“…such an amendment has already been proposed by a group of Democratic senators, led by Jeff Merkley of Oregon.” (“Axelrod Floats Amendment To Stem Campaign Spending,” The New York Times’ “The Caucus,” 6/12/12)
Sen. Schumer: ‘The First Amendment Is Not Absolute’
SEN. CHUCK SCHUMER (D-NY): “The First Amendment is not absolute… This constitutional amendment is a moral, political and substantive imperative.” (Sen. Schumer, Remarks At Citizens United Summit, 4/19/12)
SEN. FRANK LAUTENBERG (D-NJ): “The Tea Party Republicans in Washington… They don’t deserve the freedoms that are in the Constitution!” (“Dem. Senator’s Shocking Comment: Tea Partiers ‘Don’t Deserve The Freedoms That Are In The Constitution,’” The Blaze, 3/25/11)
SEN. TOM UDALL (D-NM): “This is the core issue. All the things we believe in are not going to get done unless we face down the Supreme Court. They have taken this over. And what we’re doing with this constitutional amendment is we’re saying to them: ‘No longer. You aren’t in charge of this anymore.’” (Sen. Udall, Remarks At Citizens United Summit, 4/19/12)
SEN. BERNIE SANDERS (I-VT): “My good friend, Senator Tom Udall of New Mexico, has offered a constitutional amendment… ultimately, this is what we are fighting for.” (Sen. Sanders, Remarks At Citizens United Summit, 4/19/12)
House Dems: ‘Amend The Constitution To Rid It Of This,’ ‘All Of The Speech… To Be Fully Regulated’
REP. NANCY PELOSI (D-CA): “We have a clear agenda in this regard. Disclose, reform the system, reducing the role of money in campaigns, and amend the Constitution to rid it of this ability for special interests to use secret, unlimited, huge amounts of money going to campaigns.” (Rep. Pelosi, Press Conference, 4/19/12)
REP. TED DEUTCH (D-FL): “Last November, I introduced a constitutional amendment to make clear that corporations aren’t people, money is not a protected form of speech.” (Rep. Edwards, Remarks At Citizens United Summit, 4/19/12)
REP. DONNA EDWARDS (D-MD): “And so the question is not whether we should amend the Constitution. … The question is whether we will have the leadership in the House of Representatives, in the United States Senate… what it would do is it would say, all of the speech in which — whether it’s corporations or — or campaign committees and others engage in would be able to be fully regulated under the authority of the Congress…” (Rep. Edwards, Remarks At Citizens United Summit, 4/19/12)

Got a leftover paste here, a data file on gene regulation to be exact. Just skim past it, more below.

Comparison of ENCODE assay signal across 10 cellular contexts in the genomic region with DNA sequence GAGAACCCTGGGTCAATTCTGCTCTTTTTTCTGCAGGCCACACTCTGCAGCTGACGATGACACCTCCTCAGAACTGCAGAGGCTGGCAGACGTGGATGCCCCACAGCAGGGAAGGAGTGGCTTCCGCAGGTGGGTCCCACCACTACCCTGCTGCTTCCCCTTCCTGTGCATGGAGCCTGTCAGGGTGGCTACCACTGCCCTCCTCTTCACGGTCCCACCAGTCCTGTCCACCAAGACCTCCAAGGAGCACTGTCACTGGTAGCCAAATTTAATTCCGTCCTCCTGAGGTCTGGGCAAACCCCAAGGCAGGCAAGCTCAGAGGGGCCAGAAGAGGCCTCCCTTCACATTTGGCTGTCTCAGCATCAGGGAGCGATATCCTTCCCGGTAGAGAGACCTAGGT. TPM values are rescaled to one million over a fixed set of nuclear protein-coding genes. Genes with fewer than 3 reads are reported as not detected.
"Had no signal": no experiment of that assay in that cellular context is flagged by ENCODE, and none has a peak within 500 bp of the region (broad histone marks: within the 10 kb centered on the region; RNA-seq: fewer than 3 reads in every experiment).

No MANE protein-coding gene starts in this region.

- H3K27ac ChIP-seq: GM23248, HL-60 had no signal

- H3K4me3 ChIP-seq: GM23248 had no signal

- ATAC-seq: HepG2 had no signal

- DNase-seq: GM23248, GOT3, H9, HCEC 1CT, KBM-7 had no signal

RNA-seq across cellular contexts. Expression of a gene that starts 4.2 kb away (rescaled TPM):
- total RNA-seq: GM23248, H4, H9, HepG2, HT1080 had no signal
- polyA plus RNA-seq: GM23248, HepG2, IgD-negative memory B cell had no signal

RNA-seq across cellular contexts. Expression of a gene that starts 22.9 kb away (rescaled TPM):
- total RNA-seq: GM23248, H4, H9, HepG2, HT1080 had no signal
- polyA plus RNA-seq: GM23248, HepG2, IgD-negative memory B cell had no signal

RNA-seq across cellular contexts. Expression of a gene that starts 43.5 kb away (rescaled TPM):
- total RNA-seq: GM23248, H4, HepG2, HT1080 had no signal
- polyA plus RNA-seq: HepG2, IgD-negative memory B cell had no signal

REP. KEITH ELLISON (D-MN): “Ultimately, though, Congress needs to authority to enact meaningful campaign finance reform, and that’s only going to come if we amend the Constitution and overturn Citizens United. … The fact is, is that, look, money is not speech.” (Rep. Ellison, Remarks At Citizens United Summit, 4/19/12)
While most Democrat candidates are running away from president Obama, embattled Congresswoman Berkley, is fully embracing the failed policies she helped initiate!
As soon as President Obama finished his speech on the big stakes in the 2012 election in Ohio this afternoon, his re-election campaign began blasting out emails with endorsements from elected officials across the country. One that caught my attention was from Nevada Rep. Shelley Berkley, who’s trying to take out Republican Senator Dean Heller in November:
Today, President Obama laid out the clear choice Nevada voters have in this upcoming election. While the President and I share the same long-held commitment to building an economy that prioritizes the middle-class by creating good paying jobs that can’t be shipped overseas, making college more affordable, keeping families in their homes, protecting Medicare and Social Security, and delivering for our veterans, our opponents’ priorities couldn’t be different.
Instead of looking out for the middle-class, Republicans like Senator Dean Heller and Mitt Romney continue to do things the Washington way – going to bat for Wall Street corporations, protecting taxpayer subsidies for Big Oil companies that don’t need taxpayer handouts, and standing up for private insurance company bureaucrats who want to turn Medicare over to private insurance companies. I look forward to working with President Obama in the months and years ahead to build an economy that works for all middle-class Nevada families – not just the special interests and Wall Street millionaires.
It’s a safe bet that we won’t get statements like this one from many (or perhaps even any) other Democratic Senate contenders. For many of them, the president is a toxic figure to be avoided, their campaign strategy built on the assumption that they will outpoll Obama among white voters and run ahead of him in November. This applies to Senator Jon Tester in Montana, Senator Claire McCaskill in Missouri, and Democratic candidates like Joe Donnelly in Indiana and Heidi Heidkamp in North Dakota.
This week Vizio has come out swinging with several new models for their soon to be rather popular computing lineup with a couple of all-in-one models and no less than three notebooks. What you’ll see here are the 15-inch Notebook, the 14-inch Thin + Light, and the 15-inch Thin + Light – each of these starting at a rather agreeable $898 USD. These notebooks come with Ivy Bridge and even though they could technically be classified as ultrabooks, Vizio is opting for their own “Thin-and-Light” nomenclature. More
Even as Facebook goes public and nears 1 billion users, Google+ still has a chance to become a major contender if it simply plays to its own strengths.
Google said in April that 170 million users had “upgraded to Google+,” but the company has been coy when it comes to specifying how many of those people actually use the social network on a regular basis. Some observers have suggested that it’s mainly Google employees and hard-core Google loyalists who actively use the service today. More